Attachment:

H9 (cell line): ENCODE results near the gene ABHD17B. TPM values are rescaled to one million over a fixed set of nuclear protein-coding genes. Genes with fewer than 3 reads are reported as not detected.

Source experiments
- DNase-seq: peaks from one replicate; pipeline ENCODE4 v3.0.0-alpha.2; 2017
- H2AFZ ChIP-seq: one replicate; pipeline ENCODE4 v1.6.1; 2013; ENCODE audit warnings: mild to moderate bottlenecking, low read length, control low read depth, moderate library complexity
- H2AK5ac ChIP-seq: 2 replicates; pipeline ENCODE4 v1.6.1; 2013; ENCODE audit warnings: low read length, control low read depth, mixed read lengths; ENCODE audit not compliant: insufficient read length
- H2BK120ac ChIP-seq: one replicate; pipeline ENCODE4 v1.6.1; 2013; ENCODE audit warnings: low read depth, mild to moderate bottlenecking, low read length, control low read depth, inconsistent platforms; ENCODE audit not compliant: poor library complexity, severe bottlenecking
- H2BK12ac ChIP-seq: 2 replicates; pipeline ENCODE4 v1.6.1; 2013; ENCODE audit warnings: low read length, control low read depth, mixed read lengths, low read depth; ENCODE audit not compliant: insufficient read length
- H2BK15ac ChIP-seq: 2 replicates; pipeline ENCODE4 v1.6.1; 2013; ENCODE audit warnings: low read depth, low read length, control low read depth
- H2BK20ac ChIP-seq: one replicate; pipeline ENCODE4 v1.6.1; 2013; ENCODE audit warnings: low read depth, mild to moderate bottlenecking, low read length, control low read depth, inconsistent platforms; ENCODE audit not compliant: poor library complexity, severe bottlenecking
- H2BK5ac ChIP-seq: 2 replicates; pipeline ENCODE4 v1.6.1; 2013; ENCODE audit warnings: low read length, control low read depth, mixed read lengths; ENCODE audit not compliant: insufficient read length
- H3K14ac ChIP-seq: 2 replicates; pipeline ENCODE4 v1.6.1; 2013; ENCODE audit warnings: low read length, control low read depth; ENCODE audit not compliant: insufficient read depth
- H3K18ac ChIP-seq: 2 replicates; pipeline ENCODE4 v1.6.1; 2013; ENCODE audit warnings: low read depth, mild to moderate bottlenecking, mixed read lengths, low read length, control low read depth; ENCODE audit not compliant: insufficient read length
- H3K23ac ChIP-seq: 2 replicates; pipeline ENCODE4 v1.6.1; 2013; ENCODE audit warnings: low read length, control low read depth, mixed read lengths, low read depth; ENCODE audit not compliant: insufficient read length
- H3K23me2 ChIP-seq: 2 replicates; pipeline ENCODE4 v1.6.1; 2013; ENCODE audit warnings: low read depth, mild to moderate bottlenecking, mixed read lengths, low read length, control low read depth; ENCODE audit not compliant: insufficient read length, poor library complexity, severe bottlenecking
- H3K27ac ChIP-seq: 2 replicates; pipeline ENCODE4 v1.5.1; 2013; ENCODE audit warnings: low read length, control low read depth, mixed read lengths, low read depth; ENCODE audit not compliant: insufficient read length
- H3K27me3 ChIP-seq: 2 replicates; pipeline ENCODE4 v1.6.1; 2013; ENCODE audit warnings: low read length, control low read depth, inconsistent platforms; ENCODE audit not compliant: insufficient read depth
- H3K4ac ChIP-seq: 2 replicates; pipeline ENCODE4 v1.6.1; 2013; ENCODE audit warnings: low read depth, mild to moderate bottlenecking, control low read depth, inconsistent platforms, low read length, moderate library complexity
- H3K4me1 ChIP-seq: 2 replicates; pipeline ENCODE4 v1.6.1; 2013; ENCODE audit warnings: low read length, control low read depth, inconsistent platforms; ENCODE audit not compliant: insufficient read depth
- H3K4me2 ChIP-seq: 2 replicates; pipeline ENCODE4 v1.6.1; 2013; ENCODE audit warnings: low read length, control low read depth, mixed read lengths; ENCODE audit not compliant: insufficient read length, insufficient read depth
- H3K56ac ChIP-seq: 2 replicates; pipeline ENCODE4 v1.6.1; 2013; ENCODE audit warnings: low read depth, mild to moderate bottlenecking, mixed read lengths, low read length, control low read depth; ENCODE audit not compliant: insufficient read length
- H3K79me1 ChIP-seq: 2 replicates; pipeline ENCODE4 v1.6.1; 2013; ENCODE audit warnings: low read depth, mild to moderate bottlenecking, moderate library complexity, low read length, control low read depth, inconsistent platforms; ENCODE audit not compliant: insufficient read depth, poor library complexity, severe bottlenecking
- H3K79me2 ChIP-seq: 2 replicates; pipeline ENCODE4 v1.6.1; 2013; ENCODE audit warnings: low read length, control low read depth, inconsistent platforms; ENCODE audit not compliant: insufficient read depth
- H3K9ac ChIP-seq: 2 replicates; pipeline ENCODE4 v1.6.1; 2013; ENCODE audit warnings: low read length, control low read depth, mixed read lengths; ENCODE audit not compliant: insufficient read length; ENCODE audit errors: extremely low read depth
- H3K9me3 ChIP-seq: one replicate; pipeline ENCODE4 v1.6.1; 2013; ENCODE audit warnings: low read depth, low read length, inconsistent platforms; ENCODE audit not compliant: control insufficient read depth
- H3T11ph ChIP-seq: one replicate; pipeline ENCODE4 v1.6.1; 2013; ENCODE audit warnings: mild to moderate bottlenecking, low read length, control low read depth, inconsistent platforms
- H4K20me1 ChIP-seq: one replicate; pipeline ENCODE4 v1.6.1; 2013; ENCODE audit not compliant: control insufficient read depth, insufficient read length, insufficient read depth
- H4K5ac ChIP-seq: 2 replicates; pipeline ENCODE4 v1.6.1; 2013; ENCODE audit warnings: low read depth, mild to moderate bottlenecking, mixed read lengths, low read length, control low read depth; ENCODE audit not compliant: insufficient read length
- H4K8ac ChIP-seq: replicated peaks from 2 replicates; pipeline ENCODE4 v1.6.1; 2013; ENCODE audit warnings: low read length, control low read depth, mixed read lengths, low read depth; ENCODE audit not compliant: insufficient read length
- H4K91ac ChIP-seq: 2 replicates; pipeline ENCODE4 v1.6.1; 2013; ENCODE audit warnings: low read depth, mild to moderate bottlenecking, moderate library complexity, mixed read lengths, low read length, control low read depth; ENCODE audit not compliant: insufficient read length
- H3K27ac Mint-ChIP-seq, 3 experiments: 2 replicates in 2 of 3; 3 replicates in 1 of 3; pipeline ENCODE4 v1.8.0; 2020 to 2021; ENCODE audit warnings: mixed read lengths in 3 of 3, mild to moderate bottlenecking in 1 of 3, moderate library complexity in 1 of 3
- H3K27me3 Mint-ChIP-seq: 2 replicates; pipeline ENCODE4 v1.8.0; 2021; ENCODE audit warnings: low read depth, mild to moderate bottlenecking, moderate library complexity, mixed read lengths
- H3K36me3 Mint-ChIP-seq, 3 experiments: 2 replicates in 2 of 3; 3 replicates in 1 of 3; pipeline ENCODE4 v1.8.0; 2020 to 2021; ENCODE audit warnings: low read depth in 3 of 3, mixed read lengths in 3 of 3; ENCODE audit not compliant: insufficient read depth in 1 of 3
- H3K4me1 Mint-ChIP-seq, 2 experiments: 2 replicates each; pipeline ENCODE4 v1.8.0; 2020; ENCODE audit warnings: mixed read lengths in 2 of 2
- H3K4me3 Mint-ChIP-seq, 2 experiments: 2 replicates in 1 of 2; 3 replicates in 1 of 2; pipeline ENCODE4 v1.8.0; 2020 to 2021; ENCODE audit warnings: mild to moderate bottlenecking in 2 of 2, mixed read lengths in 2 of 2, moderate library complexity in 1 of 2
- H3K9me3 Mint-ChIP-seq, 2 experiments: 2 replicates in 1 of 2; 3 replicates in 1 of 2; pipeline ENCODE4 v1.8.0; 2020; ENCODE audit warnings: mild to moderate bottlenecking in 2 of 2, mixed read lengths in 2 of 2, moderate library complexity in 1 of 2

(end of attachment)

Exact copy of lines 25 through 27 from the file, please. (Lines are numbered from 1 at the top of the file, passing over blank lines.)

- H3T11ph ChIP-seq: one replicate; pipeline ENCODE4 v1.6.1; 2013; ENCODE audit warnings: mild to moderate bottlenecking, low read length, control low read depth, inconsistent platforms
- H4K20me1 ChIP-seq: one replicate; pipeline ENCODE4 v1.6.1; 2013; ENCODE audit not compliant: control insufficient read depth, insufficient read length, insufficient read depth
- H4K5ac ChIP-seq: 2 replicates; pipeline ENCODE4 v1.6.1; 2013; ENCODE audit warnings: low read depth, mild to moderate bottlenecking, mixed read lengths, low read length, control low read depth; ENCODE audit not compliant: insufficient read length